Sunday, August 12, 2007
Posted in Environment Genetic Engineering Health Human Rights Organics PRISM NEWS PODCASTS | Tagged Environment, Genetic Engineering, Health, Human Rights, Organics, PRISM NEWS PODCASTS
This Prism Webcast News Bulletin:
- Organic Dairy and Meat Improves Quality of Mothers’ Breast Milk
- The NZ Gowan river protection a win for water conservation
- FSANZ Approves of GE animal food into human food chain regardless of safety doubts
- The Olympics countdown - one year left to fulfil human rights promises made by the Chinese Communist Party
- And a Special guest interview with Dr Betty Martini on the Dangers of Aspartame
Organic Dairy and Meat Improves Quality of Mothers’ Breast Milk
A new study, published in the British Journal of Nutrition, showed that organic dairy and meat products in a mother’s diet positively affect the nutritional quality of her breast milk-markedly by increasing beneficial fatty acids.
The research showed that a diet in which 90% or more of dairy and meat products are organic is related with measurably higher levels of conjugated linoleic acid (CLA). CLA is a type of fat that is believed to have anti-carcinogenic, anti-atherosclerotic, anti-diabetic and immune-enhancing effects, as well as a favourable influence on body fat composition. For newborns specifically, CLA is believed to especially aid immune system development. The study involved 312 breastfeeding women with 1-month old infants from the Netherlands.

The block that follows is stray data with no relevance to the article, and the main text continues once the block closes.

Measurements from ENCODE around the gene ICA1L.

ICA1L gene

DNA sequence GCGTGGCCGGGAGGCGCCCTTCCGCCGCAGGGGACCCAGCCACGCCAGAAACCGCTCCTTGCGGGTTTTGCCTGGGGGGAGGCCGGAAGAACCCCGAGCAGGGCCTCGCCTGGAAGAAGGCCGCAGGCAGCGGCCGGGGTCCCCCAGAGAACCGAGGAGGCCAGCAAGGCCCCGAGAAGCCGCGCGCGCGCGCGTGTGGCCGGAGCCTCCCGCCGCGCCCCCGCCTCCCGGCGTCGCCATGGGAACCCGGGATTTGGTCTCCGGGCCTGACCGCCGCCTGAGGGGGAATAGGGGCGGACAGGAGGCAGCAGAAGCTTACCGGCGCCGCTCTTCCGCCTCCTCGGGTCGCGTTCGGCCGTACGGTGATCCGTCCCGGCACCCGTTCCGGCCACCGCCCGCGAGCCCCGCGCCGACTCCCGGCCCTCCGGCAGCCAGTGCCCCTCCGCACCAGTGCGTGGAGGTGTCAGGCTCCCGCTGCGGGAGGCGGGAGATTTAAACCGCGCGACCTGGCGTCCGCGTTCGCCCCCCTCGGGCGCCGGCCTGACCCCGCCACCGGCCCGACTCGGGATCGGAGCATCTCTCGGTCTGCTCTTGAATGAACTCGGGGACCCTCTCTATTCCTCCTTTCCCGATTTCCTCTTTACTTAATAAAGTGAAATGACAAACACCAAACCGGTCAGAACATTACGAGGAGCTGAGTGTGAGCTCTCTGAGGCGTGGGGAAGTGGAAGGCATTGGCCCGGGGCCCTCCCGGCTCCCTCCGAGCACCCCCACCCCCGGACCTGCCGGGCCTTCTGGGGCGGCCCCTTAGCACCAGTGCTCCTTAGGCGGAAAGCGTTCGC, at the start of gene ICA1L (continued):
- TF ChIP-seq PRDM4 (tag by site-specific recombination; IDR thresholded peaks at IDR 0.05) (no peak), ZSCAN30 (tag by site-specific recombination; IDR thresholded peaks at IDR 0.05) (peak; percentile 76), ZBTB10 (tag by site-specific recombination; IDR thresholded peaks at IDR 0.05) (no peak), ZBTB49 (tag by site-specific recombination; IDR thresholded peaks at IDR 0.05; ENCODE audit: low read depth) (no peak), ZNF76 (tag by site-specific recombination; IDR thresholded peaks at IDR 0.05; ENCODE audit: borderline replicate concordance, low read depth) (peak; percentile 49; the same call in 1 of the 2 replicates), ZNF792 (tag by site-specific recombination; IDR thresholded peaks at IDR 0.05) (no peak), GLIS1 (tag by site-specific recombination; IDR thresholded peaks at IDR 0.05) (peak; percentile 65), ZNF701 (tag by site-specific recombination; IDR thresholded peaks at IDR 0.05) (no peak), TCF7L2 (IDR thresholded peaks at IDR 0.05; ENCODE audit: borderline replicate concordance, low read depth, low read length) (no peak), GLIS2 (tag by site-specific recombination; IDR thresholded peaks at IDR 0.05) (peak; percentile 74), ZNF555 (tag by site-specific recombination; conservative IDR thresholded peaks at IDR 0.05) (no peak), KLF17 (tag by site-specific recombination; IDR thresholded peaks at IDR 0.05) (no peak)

The researcher’s findings provide scientific support for the common sense understanding that organic foods are healthier.
I spoke to Dr. Lukas Rist, who is the lead author of the study and the head of research at the Paracelsus Hospital in Switzerland.
NZ Gowan river protection a win for water conservation
A recent NZ Environment Court decision confirming that the Gowan River on the west coast of the South Island should be protected from inappropriate hydro development is an important win for the river and for New Zealanders, Forest & Bird says.
The Majac Trust sought to vary the Buller Water Conservation Order that protects the Buller river and its tributaries like the Gowan to allow water diversion and discharges necessary to develop a hydro-electric power project on the Gowan River.
Forest & Bird, Fish and Game, the Department of Conservation, rafting companies and many individuals had opposed the original application and won, when the Majac hydro electric proposal was rejected by a special tribunal last year.
The case then went to the Environment Court, where the same groups again opposed the application at hearings in Nelson earlier this year. The Environment Court has now made the same decision as the tribunal and recommended against varying the Water Conservation Order.
I spoke to Forest & Birds Top of the South Field Officer Debs Martin.
FSANZ Approval of GM animal food into human food chain regardless of safety doubts
The Trans Tasman Food Authority, Food Standards Australia/New Zealand (FSANZ) admit they need more information to assess GE foods but have gone ahead to approve LY038 in Australia but not New Zealand. Monsanto High Lysine (LY038) Corn has seen the application degraded from a human to animal one over four years “in case it enters the human food chain”, even though it has a high potential to produce toxic by-products when cooked.
The approval was made despite FSANZ having insufficient information on the product and against warnings from New Zealand scientists that the GE corn could present health risks when cooked.
But FSANZ has disclosed that it will be amending the FSANZ Act to address the shortcomings that meant vital information was not required to be provided by applicants.
The admission casts a shadow over previous approvals of GE foods that have been widely opposed by consumers and concerned scientists and medical professionals.
But Industry assessment of data has differed significantly to independent studies on GE food safety. There has been mounting evidence of danger that has been documented in both industry and independent tests in GE animals feeding studies.